Detective Charles Fleming of the Metro Nashville Police Department's Sex Crimes Unit identified photographs of the victim's injuries taken at the hospital on August 16, 2011, including "red and bruising marks" on her neck, left thigh, left buttocks, waist, and right arm. He also identified an audio recording of a controlled phone call that the victim, at his request, had made to the defendant. He testified that the defendant, in the phone call, denied any sexual contact with the victim but that his DNA matched the DNA of sperm recovered from the victim's vagina. He further testified that among the items he found in the defendant's home was a quilt with bonnets, located in a closet, and a penis pump, which was in the defendant's bedroom.
Katherine Elizabeth Parnell, the forensic nurse who performed the rape kit on the victim on August 16, 2011, testified that she observed the following injuries on the victim: two bruises on her right arm; bruising on her left breast; bruising on her left thigh; bruising on her left buttock; bruising on the back of her right thigh; tenderness on the back of her neck; and swelling and tenderness to her left temple. She said the victim, who was tearful throughout the examination and interview, told her that the defendant had taken her out to eat on August 14, 2011, and struck her on the left temple in his vehicle after she asked him to take her home. The victim reported that she called 911, but the defendant took her phone from her and forced her to ride around with her shirt up and pants down while he was "fingering her[.]" The victim also reported that the defendant had raped her that night and threatened to choke her with his belt and his hands.
Dr. Laura Boos of the Tennessee Bureau of Investigation, an expert in DNA analysis, testified that the DNA profile she obtained from the sperm fraction found on the victim's vaginal swabs matched the defendant's DNA profile, with the probability of an unrelated individual having the same profile exceeding the current world population.
The defendant's brother, Timothy Jones, testified that he spoke with the victim and the defendant for thirty or forty minutes late Sunday evening, August 14, as the three of them sat together at the dining room table drinking beer, talked to the victim again at about 2:00 a.m. Monday morning when he encountered her alone in the kitchen as she was getting a snack, and saw the victim and the defendant again briefly at about midnight on Monday/Tuesday morning when they walked through the house to go outside to smoke. The victim never appeared upset and at no time attempt to signal him that anything was wrong. On cross-examination, the witness testified that he could not recall having told Sergeant David Slessinger on Tuesday, August 16, that everyone was "scared to death of [the defendant] and that's why they allow him to do as he pleases."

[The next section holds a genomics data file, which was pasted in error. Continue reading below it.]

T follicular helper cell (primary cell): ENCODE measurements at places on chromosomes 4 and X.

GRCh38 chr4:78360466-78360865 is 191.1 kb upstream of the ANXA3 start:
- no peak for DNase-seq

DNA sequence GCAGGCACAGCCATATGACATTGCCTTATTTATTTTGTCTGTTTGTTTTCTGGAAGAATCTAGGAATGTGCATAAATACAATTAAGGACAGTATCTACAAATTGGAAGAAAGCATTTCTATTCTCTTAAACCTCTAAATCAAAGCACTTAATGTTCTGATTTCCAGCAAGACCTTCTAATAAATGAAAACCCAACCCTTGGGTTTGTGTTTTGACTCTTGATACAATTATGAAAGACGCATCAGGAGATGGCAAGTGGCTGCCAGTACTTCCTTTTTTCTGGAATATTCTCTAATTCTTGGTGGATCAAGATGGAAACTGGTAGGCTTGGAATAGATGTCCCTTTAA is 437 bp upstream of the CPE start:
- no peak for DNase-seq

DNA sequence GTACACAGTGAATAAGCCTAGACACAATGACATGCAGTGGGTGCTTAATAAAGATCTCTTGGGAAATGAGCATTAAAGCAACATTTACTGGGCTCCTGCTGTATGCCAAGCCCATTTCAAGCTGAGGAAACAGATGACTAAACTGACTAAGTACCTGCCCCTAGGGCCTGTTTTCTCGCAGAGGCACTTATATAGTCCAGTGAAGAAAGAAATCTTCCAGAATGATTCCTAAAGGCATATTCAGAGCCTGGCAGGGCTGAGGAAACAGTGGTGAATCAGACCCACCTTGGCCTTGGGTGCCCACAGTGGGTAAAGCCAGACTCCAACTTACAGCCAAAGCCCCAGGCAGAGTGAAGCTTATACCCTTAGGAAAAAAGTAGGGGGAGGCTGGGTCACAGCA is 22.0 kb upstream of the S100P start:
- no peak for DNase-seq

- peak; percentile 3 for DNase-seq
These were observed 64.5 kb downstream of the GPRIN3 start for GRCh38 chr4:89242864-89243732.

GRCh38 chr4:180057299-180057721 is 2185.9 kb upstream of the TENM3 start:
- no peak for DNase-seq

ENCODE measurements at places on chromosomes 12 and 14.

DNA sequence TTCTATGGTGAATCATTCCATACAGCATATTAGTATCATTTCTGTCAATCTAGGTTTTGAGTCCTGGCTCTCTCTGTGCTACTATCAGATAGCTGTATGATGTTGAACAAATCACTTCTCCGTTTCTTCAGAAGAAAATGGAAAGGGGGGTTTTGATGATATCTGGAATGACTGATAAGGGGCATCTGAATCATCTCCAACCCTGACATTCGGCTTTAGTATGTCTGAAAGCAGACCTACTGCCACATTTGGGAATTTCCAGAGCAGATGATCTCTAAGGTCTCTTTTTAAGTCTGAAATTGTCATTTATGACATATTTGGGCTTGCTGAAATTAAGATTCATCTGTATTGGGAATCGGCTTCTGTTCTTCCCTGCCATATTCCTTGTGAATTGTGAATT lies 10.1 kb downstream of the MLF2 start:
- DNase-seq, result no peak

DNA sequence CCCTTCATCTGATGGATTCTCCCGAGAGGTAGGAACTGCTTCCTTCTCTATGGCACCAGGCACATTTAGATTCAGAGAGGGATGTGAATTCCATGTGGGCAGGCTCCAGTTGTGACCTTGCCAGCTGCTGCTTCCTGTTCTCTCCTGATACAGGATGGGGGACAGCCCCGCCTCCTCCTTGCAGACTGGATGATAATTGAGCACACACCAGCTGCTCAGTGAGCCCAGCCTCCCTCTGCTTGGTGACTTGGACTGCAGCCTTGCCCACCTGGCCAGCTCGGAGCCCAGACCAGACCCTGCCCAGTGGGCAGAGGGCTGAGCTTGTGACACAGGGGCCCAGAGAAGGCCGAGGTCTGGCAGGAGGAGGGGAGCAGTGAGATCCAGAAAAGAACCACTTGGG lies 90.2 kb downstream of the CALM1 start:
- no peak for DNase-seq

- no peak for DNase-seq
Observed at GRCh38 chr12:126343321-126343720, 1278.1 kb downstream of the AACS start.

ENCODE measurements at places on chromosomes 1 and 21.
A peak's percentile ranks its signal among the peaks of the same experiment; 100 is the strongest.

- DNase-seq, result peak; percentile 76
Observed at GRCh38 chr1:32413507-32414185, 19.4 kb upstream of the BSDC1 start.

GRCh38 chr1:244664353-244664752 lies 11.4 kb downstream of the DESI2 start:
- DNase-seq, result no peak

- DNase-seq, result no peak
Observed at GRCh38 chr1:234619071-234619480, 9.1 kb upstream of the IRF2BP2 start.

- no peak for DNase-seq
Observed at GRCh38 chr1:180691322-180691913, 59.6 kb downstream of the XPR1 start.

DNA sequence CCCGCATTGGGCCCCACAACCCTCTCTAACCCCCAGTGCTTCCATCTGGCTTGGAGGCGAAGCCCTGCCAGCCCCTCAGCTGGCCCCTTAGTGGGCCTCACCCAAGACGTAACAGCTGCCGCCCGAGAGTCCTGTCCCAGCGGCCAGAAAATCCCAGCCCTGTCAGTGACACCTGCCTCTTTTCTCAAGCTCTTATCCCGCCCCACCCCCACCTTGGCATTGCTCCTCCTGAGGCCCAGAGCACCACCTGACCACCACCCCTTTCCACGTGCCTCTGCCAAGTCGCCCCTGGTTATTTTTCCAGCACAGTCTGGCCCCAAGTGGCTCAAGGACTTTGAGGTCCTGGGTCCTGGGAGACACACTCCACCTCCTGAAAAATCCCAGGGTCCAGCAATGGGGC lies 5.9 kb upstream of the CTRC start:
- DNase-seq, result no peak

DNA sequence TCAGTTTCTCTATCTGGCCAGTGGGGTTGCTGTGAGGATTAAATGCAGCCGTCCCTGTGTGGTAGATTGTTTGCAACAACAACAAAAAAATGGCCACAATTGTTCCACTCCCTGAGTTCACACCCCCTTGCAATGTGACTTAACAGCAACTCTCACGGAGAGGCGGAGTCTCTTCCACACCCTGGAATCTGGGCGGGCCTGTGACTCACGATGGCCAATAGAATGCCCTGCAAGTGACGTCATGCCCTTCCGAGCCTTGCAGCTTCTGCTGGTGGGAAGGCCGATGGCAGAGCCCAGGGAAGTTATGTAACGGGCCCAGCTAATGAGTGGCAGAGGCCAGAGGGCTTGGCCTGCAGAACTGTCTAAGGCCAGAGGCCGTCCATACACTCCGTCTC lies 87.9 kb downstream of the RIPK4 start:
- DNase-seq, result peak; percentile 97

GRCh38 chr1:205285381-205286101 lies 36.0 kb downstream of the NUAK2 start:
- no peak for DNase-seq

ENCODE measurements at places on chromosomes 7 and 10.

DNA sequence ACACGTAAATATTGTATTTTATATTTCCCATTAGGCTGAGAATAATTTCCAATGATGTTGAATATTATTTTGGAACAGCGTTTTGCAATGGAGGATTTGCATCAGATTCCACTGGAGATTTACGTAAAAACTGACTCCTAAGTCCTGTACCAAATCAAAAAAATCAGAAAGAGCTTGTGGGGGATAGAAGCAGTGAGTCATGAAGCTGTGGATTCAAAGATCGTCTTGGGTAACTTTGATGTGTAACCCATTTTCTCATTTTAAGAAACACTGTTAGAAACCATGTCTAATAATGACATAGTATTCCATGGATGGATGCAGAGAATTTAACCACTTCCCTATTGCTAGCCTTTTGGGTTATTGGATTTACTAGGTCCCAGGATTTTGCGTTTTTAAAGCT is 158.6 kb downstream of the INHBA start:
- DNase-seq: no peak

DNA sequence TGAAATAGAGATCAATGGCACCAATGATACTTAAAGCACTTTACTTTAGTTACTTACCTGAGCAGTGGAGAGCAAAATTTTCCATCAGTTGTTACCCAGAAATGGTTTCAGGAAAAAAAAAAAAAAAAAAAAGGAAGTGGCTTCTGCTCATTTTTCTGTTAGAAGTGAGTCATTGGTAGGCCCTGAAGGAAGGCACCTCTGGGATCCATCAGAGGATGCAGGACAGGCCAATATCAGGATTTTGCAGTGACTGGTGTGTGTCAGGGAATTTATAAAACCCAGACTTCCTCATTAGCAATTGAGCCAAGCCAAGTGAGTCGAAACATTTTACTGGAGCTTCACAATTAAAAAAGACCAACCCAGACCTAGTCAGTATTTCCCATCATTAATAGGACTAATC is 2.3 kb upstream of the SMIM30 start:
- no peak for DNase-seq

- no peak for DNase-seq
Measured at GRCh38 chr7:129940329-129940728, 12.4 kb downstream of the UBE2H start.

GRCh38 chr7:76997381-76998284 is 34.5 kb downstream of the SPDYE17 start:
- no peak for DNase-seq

The defendant's sister, Shirley Jones, testified that she stayed with a friend on Sunday, August 14, arriving home to her condominium at 5:20 p.m. Monday to find her brother, Timothy, in the kitchen, the victim upstairs, and the defendant gone to the grocery store. She said the victim came downstairs complaining that she was sick to her stomach and had been vomiting, so she gave her a Phenergan to settle her stomach. About fifteen minutes later, the defendant returned from the store with some cokes for the victim. The victim then went back upstairs to lie down, Timothy left the home, and the defendant began preparing a salad for dinner. Approximately thirty minutes later, the victim came back downstairs and ate dinner with the defendant while the witness sat and visited with the defendant and the victim. For the remainder of the evening, the victim and the defendant stayed home, occasionally going out to the courtyard to smoke. Before the witness went to bed at 11:30 p.m., the defendant asked her to help him set up her inflatable mattress in the living room because the victim was sick and was going to sleep alone upstairs. The victim did not appear upset that night and never attempted to signal the witness that anything was amiss. The witness left for work the next morning without seeing the victim again.
On cross-examination, the witness denied having told the police in a statement on Tuesday, August 16, 2011, that the defendant did not call the victim to come over until after she had said he could have the house to himself. After the prosecutor played a portion of a recording, the witness insisted that she had not given a statement to police that night and did not think the voice on the recording was hers. After a further portion of the recording was played, the witness acknowledged that the voice on that portion was hers. She insisted, however, that she did not remember having made the first statement and still did not think the voice on that recording sounded like hers.
The defendant elected not to testify and rested his case without presenting any further proof.
State's Rebuttal Proof
Sergeant David Slessinger of the Metro Nashville Police Department's Sex Crimes Unit testified that while the police were executing their search warrant at the defendant's residence on August 16, 2011, the defendant's brother, Timothy Jones, made the statement that "[e]veryone is scared to death of [the defendant] . . . [a]nd that's why they allow him to do as he pleases." He said that Timothy Jones did not want him to tell his sister what he had just revealed about the defendant. On cross-examination, Sergeant Slessinger testified that he understood Timothy Jones to be referring to both the present and the past with his statement about everyone being afraid of the defendant.
Defendant's Surrebuttal Proof
Timothy Jones testified that when he made the statement about everyone being afraid of the defendant, he was referring to the past.